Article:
Wed, Jun

LA Animal Services, Part 3: Budget Proposals to Achieve and Maintain ‘No-Kill’ in the City Animal Shelters


NC BUDGET ADVOCATES-The first article in this series, published on March 28, 2019, discussed the role of the Los Angeles Animal Services Department (LAAS) and the status of its No-Kill goal for dogs in the City animal shelters. The second article, published on April 1, 2019, dealt with the No-Kill goal for cats and the role of the Budget Advocates in the City budget process. The current article will discuss the specific budget proposals made by the Budget Advocates to achieve and maintain No-Kill. The next article will discuss the proposals to increase volunteer support for the animal shelters and to provide adequate staffing for LAAS. 

For the current fiscal year 2018-19, the LAAS appropriated budget is approximately $24.5 million, out of a total City budget of $9.8 billion. This is approximately one quarter of one percent of the total City budget. LAAS’ share of unrestricted revenue is $38.2 million, which is eight tenths of a percent of unrestricted revenue available to City departments. LAAS’s share of appropriated funds and unrestricted revenue is less than half of a percent of money available to City departments, to provide protection and care of all animals in the City, including operation of the six City animal shelters.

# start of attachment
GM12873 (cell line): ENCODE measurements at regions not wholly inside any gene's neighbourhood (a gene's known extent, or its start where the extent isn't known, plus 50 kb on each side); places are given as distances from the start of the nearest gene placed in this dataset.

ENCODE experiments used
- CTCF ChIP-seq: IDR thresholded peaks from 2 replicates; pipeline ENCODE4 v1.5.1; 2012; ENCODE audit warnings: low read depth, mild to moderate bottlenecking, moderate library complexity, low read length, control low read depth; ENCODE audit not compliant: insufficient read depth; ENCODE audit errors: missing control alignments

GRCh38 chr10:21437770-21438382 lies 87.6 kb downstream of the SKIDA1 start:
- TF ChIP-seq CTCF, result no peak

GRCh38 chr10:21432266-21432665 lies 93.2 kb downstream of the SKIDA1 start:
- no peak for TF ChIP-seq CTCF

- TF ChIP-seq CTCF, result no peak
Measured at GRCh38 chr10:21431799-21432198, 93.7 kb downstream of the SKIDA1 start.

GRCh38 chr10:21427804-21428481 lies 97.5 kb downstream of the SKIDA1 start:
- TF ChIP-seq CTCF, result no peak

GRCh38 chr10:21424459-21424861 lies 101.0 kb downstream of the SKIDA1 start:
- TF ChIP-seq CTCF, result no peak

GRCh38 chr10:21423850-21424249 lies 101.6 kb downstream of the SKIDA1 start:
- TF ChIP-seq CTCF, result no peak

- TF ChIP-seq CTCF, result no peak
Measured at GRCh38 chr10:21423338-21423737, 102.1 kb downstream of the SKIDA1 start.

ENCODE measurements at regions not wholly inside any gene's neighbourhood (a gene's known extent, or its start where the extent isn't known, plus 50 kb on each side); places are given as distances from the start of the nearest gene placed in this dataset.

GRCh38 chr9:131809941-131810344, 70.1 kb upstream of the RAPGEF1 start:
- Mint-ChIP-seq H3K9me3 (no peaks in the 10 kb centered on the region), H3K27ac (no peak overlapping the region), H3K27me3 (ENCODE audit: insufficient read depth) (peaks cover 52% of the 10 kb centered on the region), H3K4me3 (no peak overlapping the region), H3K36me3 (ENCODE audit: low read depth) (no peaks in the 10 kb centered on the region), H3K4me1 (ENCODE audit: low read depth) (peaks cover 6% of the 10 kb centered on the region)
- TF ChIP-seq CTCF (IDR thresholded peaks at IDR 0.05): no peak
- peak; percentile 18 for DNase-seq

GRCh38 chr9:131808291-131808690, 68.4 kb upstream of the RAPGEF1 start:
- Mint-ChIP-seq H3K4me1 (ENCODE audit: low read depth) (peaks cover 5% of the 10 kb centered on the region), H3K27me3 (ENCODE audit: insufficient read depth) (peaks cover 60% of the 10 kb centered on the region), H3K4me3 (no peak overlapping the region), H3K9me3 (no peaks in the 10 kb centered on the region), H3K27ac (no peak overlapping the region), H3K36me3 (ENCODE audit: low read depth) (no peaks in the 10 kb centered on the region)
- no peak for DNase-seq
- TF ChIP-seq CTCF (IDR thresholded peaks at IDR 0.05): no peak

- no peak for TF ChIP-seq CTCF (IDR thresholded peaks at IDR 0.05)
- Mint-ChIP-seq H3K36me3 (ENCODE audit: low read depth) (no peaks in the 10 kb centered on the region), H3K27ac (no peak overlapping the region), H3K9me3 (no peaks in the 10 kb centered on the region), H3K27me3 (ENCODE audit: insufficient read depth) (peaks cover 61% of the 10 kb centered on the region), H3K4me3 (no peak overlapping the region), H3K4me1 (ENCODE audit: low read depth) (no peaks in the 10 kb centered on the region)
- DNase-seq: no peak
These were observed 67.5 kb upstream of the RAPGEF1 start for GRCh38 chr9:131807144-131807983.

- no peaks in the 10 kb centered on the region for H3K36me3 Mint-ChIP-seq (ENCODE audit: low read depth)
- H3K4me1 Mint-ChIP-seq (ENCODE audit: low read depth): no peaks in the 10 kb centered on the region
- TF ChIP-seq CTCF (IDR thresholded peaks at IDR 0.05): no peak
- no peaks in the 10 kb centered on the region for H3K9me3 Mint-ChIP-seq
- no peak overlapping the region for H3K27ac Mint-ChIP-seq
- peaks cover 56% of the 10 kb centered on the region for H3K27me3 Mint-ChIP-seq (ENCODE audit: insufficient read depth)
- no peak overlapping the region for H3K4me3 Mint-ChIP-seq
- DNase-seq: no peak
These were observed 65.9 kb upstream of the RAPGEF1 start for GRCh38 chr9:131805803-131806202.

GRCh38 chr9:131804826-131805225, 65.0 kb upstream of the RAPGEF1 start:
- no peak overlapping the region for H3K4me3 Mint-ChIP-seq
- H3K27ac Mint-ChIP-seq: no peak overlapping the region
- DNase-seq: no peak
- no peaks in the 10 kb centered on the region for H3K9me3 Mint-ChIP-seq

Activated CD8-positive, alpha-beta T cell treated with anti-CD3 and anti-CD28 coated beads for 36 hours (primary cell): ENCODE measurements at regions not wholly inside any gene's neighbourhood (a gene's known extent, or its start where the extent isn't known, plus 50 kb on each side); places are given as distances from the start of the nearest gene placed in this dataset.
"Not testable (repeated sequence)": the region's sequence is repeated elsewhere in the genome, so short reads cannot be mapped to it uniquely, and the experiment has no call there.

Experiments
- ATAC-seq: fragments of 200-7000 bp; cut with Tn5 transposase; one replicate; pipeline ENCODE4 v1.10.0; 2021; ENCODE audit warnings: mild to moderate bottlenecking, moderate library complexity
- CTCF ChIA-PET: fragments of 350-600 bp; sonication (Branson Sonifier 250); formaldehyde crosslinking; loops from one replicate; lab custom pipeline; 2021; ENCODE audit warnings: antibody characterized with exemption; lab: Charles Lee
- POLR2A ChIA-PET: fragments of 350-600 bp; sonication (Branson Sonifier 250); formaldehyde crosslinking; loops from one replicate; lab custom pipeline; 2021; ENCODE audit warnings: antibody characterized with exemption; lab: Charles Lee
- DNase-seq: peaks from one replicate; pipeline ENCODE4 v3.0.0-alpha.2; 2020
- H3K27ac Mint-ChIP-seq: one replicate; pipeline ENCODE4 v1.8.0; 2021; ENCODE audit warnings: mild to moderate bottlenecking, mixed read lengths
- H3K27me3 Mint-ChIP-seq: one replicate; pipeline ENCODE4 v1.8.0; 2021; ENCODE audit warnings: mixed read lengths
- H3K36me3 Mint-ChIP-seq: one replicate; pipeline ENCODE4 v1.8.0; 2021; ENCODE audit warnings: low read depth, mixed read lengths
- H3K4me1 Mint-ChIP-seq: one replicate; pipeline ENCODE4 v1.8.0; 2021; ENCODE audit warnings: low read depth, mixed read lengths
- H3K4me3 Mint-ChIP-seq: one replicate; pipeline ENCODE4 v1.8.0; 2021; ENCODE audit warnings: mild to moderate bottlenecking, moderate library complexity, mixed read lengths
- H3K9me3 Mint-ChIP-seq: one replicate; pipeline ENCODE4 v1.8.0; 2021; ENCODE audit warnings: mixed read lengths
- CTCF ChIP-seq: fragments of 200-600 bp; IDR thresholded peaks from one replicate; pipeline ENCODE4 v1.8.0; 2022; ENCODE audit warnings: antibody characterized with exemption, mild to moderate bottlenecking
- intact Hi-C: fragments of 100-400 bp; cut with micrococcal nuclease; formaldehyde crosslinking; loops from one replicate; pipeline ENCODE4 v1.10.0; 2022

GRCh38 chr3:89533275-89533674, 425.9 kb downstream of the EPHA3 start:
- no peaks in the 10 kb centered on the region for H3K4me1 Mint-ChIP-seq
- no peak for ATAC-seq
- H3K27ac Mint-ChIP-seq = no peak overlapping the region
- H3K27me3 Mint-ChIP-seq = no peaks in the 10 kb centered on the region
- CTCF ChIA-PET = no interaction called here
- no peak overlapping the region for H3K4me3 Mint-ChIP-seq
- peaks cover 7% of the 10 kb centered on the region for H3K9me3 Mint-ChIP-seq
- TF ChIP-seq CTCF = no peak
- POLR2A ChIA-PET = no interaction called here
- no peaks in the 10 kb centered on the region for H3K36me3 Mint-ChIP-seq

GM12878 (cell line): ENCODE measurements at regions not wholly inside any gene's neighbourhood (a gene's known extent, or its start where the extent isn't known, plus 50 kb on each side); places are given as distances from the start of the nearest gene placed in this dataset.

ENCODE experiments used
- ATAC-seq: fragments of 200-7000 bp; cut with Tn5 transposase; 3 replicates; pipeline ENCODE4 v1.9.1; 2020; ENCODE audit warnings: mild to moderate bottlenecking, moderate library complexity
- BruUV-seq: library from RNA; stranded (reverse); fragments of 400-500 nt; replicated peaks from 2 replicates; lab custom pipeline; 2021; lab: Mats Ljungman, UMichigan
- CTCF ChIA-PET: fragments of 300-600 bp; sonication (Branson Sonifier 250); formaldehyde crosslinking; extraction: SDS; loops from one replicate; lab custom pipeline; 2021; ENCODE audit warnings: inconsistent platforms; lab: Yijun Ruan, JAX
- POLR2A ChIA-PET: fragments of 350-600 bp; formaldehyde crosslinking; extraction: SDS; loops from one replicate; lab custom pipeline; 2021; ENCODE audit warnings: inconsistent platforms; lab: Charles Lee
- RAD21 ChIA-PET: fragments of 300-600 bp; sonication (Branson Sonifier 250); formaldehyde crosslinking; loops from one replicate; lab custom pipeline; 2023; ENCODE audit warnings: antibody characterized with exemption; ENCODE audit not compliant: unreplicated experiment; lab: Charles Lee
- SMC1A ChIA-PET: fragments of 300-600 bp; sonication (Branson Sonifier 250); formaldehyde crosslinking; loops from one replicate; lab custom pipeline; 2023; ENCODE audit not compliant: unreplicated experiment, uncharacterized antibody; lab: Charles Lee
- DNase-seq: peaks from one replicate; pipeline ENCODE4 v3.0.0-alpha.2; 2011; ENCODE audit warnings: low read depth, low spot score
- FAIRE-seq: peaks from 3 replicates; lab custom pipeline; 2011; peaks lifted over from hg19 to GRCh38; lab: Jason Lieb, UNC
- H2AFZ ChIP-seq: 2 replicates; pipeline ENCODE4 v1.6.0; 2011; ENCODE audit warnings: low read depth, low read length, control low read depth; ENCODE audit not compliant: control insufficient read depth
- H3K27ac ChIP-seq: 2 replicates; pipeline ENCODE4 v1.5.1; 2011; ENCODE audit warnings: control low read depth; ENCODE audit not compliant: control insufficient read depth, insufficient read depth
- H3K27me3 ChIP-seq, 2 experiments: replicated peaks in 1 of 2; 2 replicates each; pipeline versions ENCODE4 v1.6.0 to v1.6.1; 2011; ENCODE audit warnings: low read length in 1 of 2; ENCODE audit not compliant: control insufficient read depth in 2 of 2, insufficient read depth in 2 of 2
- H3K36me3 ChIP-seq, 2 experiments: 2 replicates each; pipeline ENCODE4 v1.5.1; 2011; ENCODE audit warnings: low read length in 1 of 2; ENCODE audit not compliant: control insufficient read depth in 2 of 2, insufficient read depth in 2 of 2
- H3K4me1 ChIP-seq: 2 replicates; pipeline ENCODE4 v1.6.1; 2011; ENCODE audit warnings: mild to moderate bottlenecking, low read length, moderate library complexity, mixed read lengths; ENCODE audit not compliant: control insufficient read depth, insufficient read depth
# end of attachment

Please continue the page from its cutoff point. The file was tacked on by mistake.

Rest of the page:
The Mayor and the City Council have made the achievement and maintenance of No-Kill a high priority for the City. No healthy adoptable animals should ever be killed in our City shelters for lack of kennel space. In order to achieve that goal, and provide humane treatment for the animals in the City shelters, the LAAS budget should be modestly increased to include the following: 

  1. Funding of Spay/Neuter. Funding spay/neuter of dogs, cats, and rabbits is key to achieving and maintaining No-Kill in the City shelters. Spay/neuter also saves the City a great deal of money in the long run. It is much less expensive to spay/neuter dogs, cats, and rabbits than it is to care for generations of their offspring at the City shelters and ultimately have to kill them when the shelters run out of space.